Research Highlights $Billion Value of Volunteering
Thursday, 6th December 2012 at 10:56 am
The economic value of volunteering to Victoria has grown by over 130 per cent in 15 years, according to new research from the University of Melbourne.
The Economic Value of Volunteering in Victoria report developed by Melbourne University, placed the economic value of Victorian volunteering at $16.4 billion in 2006, up from $7.1 billion in 1992.
Organised volunteering through volunteering organisations, together with informal volunteering and volunteers’ travel time, combine to give the total value of volunteering to the Victorian economy.
Regional Victorians contributed approximately $2 billion dollars to their communities in terms of organised volunteering through volunteering organisations, with Melburnians contributing around $2.8 billion – so per capita, volunteering is a strong contributor to regional Victoria.
Other key findings of the research include:
- Volunteers provided a volume of work equivalent to 260,500 jobs in 1992 rising to 359,100 in 2006. This is equivalent to an additional 13.4 per cent people employed in Victoria in 1992 and 14.2 per cent in 2006.
- There was a 16 per cent rise in the average total hours per adult of volunteering in Victoria between 1992 and 2006.
- In dollar terms Victorian adults, on average, increased their volunteering time and associated costs by 95 per cent, from $2,133 to $4,152 each year.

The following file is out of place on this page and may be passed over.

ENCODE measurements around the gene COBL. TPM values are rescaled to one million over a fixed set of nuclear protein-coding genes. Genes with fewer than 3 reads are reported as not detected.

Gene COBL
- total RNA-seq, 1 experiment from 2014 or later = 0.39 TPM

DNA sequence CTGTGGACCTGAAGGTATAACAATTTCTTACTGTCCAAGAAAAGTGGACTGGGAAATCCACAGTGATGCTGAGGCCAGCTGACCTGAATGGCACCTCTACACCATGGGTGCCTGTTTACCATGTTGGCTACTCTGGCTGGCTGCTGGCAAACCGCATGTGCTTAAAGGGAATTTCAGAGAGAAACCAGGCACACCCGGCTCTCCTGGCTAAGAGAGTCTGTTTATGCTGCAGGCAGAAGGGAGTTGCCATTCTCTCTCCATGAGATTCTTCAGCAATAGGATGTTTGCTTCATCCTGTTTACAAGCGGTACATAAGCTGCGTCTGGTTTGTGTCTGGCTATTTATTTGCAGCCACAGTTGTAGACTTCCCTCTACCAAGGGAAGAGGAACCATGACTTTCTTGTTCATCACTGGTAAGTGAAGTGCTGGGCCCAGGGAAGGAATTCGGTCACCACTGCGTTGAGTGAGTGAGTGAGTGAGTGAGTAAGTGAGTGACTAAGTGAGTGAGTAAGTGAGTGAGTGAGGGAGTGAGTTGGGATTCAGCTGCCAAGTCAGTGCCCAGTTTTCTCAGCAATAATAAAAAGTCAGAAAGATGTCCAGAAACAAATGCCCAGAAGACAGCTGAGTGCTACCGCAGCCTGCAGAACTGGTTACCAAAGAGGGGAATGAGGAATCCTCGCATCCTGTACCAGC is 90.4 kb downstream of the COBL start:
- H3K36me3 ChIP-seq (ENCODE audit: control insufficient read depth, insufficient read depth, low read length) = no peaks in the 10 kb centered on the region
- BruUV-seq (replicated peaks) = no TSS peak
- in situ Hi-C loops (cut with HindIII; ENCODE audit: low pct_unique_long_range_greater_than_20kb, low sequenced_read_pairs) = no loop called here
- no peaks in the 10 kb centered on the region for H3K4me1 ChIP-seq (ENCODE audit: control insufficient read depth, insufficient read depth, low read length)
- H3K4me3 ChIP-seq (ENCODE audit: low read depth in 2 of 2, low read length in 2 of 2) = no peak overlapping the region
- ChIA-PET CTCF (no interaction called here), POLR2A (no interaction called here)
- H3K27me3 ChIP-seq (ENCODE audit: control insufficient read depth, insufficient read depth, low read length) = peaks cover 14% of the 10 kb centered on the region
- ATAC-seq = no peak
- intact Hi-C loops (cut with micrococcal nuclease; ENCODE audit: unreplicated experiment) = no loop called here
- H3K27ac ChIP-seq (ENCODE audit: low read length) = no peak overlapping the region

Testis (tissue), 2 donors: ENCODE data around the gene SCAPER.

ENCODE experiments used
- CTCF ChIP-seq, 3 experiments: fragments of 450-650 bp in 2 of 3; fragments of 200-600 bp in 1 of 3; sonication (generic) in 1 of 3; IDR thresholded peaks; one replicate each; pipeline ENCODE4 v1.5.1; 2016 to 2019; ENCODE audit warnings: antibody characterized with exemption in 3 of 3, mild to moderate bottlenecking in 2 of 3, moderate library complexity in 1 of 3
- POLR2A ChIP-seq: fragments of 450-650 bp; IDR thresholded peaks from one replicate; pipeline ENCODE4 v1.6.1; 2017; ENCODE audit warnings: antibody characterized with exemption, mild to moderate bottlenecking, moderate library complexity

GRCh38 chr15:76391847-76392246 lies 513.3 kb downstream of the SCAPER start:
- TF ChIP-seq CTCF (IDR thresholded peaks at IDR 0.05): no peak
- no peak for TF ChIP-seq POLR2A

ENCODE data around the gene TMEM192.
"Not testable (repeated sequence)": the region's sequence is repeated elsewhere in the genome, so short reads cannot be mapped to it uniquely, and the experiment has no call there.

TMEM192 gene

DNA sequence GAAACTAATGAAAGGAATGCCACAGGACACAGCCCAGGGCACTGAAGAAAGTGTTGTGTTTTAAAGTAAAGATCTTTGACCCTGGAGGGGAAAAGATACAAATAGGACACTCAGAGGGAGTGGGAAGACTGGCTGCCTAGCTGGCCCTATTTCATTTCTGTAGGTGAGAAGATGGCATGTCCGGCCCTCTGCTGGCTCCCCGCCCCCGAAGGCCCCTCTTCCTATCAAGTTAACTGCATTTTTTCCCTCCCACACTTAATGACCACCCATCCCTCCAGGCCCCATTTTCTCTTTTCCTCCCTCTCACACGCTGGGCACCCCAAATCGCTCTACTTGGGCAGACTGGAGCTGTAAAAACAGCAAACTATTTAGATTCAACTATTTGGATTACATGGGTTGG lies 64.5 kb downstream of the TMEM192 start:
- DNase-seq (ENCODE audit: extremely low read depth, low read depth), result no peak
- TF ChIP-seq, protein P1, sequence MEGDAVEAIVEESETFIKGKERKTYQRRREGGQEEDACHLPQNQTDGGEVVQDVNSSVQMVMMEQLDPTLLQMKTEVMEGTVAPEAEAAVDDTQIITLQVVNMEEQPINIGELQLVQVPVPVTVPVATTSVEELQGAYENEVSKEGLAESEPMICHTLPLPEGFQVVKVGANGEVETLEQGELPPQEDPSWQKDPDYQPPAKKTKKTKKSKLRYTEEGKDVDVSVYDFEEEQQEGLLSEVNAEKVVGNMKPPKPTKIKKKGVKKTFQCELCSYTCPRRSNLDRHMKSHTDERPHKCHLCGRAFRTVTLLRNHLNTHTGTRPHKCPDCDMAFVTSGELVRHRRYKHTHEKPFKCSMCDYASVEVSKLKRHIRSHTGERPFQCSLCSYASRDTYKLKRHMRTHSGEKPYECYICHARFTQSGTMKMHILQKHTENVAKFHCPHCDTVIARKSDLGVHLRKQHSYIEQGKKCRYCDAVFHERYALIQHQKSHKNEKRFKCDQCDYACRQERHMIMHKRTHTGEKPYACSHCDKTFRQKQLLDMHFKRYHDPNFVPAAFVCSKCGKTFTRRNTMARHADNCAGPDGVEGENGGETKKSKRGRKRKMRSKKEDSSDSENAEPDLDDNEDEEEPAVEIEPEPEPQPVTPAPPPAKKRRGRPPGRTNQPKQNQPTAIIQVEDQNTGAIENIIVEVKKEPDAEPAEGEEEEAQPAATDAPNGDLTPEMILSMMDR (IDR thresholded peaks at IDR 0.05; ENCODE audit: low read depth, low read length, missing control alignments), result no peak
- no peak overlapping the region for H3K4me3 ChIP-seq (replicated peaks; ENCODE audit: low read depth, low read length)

- Women in Victoria contributed an estimated $2.64 billion dollars of time and other inputs to volunteer organisations in 2006. In comparison, Victorian men's donation was 15 per cent less, about $2.25 billion.
Deputy Premier and Minister for Regional and Rural Development Peter Ryan released the report saying it highlights the enormous contribution volunteers made to the state.
“By any standards these are significant contributions that make an enormous difference in our communities,” Ryan said.
Ryan said Victorians of various cultural and language backgrounds; the old and the young; and people of different abilities all played an important role through volunteering – from emergency services; health and ageing; education; social justice; heritage and culture as well as sport and recreation.